Game Development Reference
In-Depth Information
Lift and Drag
When an airfoil moves through a fluid such as air, lift is produced. The mechanisms by
which this occurs are similar to those in the case of the Magnus lift force, discussed
earlier in Chapter 6 , in that Bernoulli's law is still in effect. However, this time, instead
of rotation it's the airfoil's shape and angle of attack that affect the flow of air so as to
create lift.
Figure 15-5 shows an airfoil section moving through air at a speed V . V is the relative
velocity between the foil and the undisturbed air ahead of the foil. As the air hits and
moves around the foil, it splits at the forward stagnation point located near the foil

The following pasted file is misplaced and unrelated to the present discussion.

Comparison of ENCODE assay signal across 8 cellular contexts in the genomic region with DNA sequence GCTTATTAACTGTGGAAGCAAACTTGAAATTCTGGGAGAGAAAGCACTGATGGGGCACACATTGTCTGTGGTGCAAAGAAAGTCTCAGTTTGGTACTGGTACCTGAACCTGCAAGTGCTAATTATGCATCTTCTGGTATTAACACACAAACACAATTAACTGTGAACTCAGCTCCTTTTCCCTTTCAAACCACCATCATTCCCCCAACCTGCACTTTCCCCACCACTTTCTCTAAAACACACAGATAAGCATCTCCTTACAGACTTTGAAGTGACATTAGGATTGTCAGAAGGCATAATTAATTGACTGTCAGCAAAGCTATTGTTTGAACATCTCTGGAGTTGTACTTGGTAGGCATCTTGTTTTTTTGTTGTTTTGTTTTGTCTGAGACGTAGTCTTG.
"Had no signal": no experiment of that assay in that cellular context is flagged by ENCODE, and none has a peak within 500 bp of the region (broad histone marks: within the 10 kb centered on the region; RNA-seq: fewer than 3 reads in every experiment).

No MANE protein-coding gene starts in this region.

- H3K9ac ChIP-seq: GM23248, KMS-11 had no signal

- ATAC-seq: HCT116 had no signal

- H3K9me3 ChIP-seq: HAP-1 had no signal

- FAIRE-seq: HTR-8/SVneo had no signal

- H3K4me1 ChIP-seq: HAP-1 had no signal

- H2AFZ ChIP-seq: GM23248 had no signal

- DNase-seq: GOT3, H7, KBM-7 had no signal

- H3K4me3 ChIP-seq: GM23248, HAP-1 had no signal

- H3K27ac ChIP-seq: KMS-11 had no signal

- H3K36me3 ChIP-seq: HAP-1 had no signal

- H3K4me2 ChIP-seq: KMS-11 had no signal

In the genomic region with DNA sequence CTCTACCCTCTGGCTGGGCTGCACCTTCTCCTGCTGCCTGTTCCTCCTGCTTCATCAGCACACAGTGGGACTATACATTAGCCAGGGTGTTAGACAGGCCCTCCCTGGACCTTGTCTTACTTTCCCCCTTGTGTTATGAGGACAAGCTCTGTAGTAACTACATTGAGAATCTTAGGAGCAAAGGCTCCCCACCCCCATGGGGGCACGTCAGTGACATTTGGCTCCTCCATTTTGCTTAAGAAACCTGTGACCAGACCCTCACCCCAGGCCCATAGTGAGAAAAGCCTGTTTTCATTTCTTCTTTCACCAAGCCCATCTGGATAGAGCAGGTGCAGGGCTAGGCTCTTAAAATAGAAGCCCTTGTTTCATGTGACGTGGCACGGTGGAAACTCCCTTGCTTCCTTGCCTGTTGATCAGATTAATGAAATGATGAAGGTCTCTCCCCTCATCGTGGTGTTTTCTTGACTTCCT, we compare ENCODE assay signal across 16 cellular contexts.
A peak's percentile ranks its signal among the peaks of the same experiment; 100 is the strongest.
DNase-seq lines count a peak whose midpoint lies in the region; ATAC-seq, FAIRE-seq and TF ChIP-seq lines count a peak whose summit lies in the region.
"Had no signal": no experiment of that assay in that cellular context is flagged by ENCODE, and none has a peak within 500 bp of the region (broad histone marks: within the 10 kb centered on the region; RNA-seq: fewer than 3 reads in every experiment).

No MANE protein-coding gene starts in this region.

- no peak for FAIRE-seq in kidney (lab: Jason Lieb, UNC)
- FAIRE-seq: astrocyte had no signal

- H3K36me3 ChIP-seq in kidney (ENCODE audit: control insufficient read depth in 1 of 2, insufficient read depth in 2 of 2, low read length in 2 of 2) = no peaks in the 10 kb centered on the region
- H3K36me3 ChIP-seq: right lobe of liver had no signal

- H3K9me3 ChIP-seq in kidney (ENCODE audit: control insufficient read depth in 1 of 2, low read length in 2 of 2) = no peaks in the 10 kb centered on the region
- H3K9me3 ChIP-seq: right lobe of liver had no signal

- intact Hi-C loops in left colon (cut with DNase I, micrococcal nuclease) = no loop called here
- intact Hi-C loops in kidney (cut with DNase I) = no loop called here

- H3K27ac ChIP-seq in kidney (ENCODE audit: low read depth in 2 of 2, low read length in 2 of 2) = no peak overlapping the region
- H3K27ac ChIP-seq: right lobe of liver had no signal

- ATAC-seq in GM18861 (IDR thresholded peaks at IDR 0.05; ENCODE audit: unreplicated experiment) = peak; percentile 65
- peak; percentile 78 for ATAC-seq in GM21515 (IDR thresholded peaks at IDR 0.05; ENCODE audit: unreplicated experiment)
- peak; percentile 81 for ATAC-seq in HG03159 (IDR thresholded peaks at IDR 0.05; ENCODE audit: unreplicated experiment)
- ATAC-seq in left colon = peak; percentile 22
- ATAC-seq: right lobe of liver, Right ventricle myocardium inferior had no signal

leading edge such that air flows both over and under the foil. The air that flows under
the foil gets deflected downward, while the air that flows over the foil speeds up as it
goes around the leading edge and over the surface of the foil. The air then flows smoothly
off the trailing edge; this is the so-called Kutta condition. Ideally, the boundary layer
remains “attached” to the foil without separating as in the case of the sphere discussed
in Chapter 6 .
Figure 15-5. Airfoil moving through air
The relatively fast-moving air above the foil results in a region of low pressure above
the foil (remember Bernoulli's equation that shows pressure is inversely proportional
to velocity in fluid flow). The air hitting and moving along the underside of the foil
creates a region of relatively high pressure. The combined effect of this flow pattern is
to create regions of relatively low and high pressure above and below the airfoil. It's this
pressure differential that gives rise to the lift force. By definition, the lift force is per‐
pendicular to the line of flight—that is, the velocity vector.